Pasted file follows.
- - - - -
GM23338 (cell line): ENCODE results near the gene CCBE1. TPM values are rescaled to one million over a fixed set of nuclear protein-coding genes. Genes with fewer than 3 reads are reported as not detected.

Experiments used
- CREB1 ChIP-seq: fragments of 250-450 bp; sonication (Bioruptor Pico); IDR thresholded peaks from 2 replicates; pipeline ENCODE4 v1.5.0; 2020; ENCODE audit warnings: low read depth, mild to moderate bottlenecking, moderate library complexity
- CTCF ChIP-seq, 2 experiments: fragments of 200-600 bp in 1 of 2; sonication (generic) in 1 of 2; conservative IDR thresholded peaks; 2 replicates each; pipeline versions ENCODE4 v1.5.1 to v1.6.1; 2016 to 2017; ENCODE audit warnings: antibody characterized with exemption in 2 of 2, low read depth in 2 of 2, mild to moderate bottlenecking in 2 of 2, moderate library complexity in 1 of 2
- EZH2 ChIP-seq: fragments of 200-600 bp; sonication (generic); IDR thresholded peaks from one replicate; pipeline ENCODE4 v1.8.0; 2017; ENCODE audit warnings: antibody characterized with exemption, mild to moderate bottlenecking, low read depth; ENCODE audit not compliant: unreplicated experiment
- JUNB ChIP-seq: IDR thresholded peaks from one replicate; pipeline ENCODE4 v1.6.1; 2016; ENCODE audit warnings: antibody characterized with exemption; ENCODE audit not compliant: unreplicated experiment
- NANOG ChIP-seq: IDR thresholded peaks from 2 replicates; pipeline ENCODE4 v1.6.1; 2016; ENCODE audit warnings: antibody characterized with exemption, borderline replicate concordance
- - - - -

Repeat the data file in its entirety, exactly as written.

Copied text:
GM23338 (cell line): ENCODE results near the gene CCBE1. TPM values are rescaled to one million over a fixed set of nuclear protein-coding genes. Genes with fewer than 3 reads are reported as not detected.

Experiments used
- CREB1 ChIP-seq: fragments of 250-450 bp; sonication (Bioruptor Pico); IDR thresholded peaks from 2 replicates; pipeline ENCODE4 v1.5.0; 2020; ENCODE audit warnings: low read depth, mild to moderate bottlenecking, moderate library complexity
- CTCF ChIP-seq, 2 experiments: fragments of 200-600 bp in 1 of 2; sonication (generic) in 1 of 2; conservative IDR thresholded peaks; 2 replicates each; pipeline versions ENCODE4 v1.5.1 to v1.6.1; 2016 to 2017; ENCODE audit warnings: antibody characterized with exemption in 2 of 2, low read depth in 2 of 2, mild to moderate bottlenecking in 2 of 2, moderate library complexity in 1 of 2
- EZH2 ChIP-seq: fragments of 200-600 bp; sonication (generic); IDR thresholded peaks from one replicate; pipeline ENCODE4 v1.8.0; 2017; ENCODE audit warnings: antibody characterized with exemption, mild to moderate bottlenecking, low read depth; ENCODE audit not compliant: unreplicated experiment
- JUNB ChIP-seq: IDR thresholded peaks from one replicate; pipeline ENCODE4 v1.6.1; 2016; ENCODE audit warnings: antibody characterized with exemption; ENCODE audit not compliant: unreplicated experiment
- NANOG ChIP-seq: IDR thresholded peaks from 2 replicates; pipeline ENCODE4 v1.6.1; 2016; ENCODE audit warnings: antibody characterized with exemption, borderline replicate concordance